Using less energy, but achieving more growth

May 14, 2014
Written by Gary Jones
At the time of this writing, agricultural practitioners and land developers, together with oil and natural gas pipeline proponents and residents of B.C. are debating and defending (or not defending, as the case may be) the merits of “Bill 24 – 2014, Agricultural Land Commission Amendment Act.”

This legislation enables reforms to the Agricultural Land Reserve (ALR) here in the province, and as such is a bit of a hot potato. With an ever-increasing population, property developers are crying out for more land. Amid shouts of local food production and possible impending food deserts (defined as “not having a food outlet within walking distance or within reach of public transportation”), agriculturalists are objecting loudly to a new system that makes it easier to justify the loss of valuable farmland (particularly in the fertile Fraser Valley, ALR in parts of the interior, and on the Island).

With this discussion ringing in my ears, at the end of April I visited the Open Day at Rainbow Greenhouses in Chilliwack (www.rainbow.ca). Rainbow recently completed a new six-acre extension to one of their three production sites in B.C. and Alberta. Producing on 50 acres, Rainbow sell tropicals, flowering potted crops, orchids, annuals and vegetables into B.C., Saskatchewan, Manitoba and Washington.

Technologically, Rainbow are at the cutting edge, with Echo basket systems in the upper spaces of new Prins glasshouses and Agronomics and Visser robotic transplanters populating the production areas.

The fertigation and greenhouse environmental controls are by Argus, managing a gas-fired boiler at the new site (which also has a wood-fired counterpart). Zwart has supplied new irrigation booms for the expansion area. Ebb-and-flood floors are also widely utilized in the new glasshouses, not the old-style central fill/drain cement floors, but a relatively new “ErfGoed” system that has porous gravel/earth/sand/weed mat ‘vertical drain’ flood floors; no concrete required, just a well-compacted level floor and all pots are watered simultaneously.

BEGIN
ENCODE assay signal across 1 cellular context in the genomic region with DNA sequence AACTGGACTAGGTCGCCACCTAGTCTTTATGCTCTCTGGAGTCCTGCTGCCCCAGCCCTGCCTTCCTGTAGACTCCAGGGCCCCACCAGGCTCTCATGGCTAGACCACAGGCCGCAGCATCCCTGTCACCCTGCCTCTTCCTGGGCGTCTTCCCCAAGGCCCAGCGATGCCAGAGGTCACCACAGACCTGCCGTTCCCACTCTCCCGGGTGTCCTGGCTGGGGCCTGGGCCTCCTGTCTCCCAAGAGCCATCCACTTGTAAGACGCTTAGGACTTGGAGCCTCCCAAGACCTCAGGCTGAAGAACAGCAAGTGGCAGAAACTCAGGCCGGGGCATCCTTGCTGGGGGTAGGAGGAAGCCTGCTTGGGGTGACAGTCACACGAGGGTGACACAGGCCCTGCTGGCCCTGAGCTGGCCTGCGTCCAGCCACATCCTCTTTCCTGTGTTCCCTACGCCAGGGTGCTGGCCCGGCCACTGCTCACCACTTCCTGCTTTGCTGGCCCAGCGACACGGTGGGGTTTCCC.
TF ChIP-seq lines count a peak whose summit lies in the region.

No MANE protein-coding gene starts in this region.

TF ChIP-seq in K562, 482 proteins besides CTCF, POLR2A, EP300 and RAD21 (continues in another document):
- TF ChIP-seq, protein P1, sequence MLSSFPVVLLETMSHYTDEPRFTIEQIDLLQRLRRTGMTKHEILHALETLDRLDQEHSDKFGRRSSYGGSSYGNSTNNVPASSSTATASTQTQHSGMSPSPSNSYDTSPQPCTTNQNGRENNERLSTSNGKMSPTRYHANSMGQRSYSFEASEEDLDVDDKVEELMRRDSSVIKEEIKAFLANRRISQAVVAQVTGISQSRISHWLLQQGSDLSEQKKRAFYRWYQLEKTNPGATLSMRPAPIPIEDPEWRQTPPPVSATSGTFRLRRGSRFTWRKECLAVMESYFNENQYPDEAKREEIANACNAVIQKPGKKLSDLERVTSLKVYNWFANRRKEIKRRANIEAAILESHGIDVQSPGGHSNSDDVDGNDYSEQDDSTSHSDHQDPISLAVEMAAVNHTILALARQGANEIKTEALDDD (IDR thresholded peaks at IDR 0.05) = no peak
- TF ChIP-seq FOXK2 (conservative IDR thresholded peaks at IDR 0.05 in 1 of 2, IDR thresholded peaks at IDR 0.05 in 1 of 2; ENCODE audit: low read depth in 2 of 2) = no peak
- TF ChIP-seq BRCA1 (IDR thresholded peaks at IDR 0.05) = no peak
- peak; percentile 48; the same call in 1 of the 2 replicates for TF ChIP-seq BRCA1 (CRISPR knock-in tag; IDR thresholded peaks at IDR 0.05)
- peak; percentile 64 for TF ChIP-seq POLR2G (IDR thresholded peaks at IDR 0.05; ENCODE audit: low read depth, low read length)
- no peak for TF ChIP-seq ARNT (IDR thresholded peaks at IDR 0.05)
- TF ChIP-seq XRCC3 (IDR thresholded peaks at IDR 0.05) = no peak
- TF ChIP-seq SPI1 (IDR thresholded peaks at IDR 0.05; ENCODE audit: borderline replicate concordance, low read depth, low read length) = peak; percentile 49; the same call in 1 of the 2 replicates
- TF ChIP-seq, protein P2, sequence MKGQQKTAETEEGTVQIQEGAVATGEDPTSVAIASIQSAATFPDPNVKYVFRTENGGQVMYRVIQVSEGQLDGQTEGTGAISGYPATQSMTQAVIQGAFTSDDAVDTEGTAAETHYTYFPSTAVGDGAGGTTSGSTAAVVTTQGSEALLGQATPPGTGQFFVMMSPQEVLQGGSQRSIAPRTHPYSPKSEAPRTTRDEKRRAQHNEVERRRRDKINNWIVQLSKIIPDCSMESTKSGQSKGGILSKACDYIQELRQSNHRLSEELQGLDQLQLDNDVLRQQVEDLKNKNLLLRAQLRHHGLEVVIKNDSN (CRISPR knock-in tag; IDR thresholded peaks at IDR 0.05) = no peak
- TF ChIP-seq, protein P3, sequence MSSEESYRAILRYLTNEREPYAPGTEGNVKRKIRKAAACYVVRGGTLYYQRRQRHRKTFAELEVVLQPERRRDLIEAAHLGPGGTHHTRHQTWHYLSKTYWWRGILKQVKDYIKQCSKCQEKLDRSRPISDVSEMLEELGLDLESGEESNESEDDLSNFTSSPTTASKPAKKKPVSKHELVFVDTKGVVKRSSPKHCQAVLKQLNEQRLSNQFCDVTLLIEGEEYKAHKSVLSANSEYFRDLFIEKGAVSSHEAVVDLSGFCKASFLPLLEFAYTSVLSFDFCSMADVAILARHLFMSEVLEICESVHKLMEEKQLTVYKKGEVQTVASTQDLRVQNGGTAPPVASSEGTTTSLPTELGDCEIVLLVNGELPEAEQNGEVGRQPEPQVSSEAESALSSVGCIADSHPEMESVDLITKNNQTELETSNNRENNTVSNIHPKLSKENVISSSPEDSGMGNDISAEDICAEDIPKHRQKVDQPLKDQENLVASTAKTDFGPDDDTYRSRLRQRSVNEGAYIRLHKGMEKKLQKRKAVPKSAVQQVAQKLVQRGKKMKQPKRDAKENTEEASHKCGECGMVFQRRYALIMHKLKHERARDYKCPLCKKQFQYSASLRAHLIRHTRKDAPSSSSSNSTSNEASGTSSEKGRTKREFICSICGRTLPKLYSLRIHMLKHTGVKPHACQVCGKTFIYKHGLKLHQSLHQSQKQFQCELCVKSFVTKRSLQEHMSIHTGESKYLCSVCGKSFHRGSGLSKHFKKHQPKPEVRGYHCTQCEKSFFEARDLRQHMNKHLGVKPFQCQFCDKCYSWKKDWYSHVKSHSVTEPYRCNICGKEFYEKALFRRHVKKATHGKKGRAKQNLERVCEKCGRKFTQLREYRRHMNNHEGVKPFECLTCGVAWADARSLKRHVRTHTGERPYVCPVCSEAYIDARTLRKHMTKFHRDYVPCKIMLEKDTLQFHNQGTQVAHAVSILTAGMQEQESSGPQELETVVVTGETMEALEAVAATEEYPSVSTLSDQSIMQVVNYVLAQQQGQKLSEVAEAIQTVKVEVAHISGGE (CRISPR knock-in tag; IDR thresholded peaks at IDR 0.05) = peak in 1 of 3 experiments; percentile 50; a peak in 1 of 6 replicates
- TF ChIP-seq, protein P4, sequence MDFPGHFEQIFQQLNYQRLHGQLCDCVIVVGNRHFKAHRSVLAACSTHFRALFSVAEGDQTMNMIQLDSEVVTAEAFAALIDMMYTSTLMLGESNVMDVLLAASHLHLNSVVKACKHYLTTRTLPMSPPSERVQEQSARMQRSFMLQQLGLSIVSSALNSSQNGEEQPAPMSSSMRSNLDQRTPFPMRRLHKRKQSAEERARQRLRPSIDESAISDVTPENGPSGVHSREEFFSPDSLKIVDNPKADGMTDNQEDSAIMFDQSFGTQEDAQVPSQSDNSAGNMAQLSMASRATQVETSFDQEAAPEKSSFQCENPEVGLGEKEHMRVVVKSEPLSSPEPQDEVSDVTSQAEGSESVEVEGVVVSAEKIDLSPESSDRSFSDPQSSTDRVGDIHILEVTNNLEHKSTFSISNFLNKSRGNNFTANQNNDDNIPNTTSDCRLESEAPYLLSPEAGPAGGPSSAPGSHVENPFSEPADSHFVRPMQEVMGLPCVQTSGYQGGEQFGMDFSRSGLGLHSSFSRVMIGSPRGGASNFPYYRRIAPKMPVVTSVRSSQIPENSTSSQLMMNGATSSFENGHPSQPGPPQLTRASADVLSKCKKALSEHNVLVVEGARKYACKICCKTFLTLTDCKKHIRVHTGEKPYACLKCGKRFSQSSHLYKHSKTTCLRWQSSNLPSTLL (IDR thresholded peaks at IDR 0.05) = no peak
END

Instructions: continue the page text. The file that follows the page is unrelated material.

Once plants leave the production site, customer service requires “pay-by-scan” (electronic consignment) and VMI (“vendor-managed inventory” control) in the chain stores.

Also featured was the new LED lighting system, supplied by LumiGrow of California. Apart from being incredibly bright for their size, they also employ a new wireless controller system to separately adjust the relative proportion and intensity of the red, blue and white “bulbs.” Currently used just in the plug tray propagation houses, this spectrum control opens up possibilities for plant height control with much reduced growth regulator application. It also provides an opportunity for investigating disease control simply thorough applying specific wavelengths of light.

 In a new report about LED grow lights, Grow Lights for Agriculture Market Shares, Strategies, and Forecasts, Worldwide, 2014 to 2020, ReportsnReports.com says “LED grow light modules markets at $395 million in 2013 are anticipated to reach $3.6 billion by 2020.”

This is projected worldwide growth in all sectors, not just agricultural applications.1 As greenhouses look to more sustainable power sources (solar, wind), and the application of new lighting technologies opens new doors for controlling plant growth, supplementary lighting has become more sophisticated and less expensive to run – hence a huge potential increase in market penetration.

So, how does this relate to Bill 24?

In November 2009, then B.C. Premier Gordon Campbell launched the Produce Availability Initiative (PAI). Part of it was focused at improving supply chains (and therefore food security) to remote rural areas and provided funding to seven specific communities to develop and implement local food projects. Seeing the technology being implemented to grow ornamentals at Rainbow Greenhouses, one wonders about the possibilities for using such funding for developing the food resiliency of such communities through such innovations.

Perhaps we should ask.

1 Source: Hortidaily.com.


Gary Jones is co-chair of horticulture at Kwantlen Polytechnic University, Langley, B.C. He serves on several industry committees and welcomes comments at This e-mail address is being protected from spambots. You need JavaScript enabled to view it .

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